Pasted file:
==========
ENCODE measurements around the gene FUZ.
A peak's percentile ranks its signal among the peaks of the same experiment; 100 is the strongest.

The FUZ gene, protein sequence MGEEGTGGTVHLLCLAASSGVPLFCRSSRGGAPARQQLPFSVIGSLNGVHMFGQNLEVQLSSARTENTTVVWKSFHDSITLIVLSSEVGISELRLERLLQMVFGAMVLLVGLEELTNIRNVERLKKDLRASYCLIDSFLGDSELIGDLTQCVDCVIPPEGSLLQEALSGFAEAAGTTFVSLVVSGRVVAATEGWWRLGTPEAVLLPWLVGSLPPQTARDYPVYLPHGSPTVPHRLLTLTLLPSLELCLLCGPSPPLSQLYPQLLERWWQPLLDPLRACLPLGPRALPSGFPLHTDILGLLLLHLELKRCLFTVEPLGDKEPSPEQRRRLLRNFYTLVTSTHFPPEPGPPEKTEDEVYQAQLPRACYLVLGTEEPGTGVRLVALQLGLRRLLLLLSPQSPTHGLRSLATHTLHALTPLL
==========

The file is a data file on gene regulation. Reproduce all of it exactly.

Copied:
ENCODE measurements around the gene FUZ.
A peak's percentile ranks its signal among the peaks of the same experiment; 100 is the strongest.

The FUZ gene, protein sequence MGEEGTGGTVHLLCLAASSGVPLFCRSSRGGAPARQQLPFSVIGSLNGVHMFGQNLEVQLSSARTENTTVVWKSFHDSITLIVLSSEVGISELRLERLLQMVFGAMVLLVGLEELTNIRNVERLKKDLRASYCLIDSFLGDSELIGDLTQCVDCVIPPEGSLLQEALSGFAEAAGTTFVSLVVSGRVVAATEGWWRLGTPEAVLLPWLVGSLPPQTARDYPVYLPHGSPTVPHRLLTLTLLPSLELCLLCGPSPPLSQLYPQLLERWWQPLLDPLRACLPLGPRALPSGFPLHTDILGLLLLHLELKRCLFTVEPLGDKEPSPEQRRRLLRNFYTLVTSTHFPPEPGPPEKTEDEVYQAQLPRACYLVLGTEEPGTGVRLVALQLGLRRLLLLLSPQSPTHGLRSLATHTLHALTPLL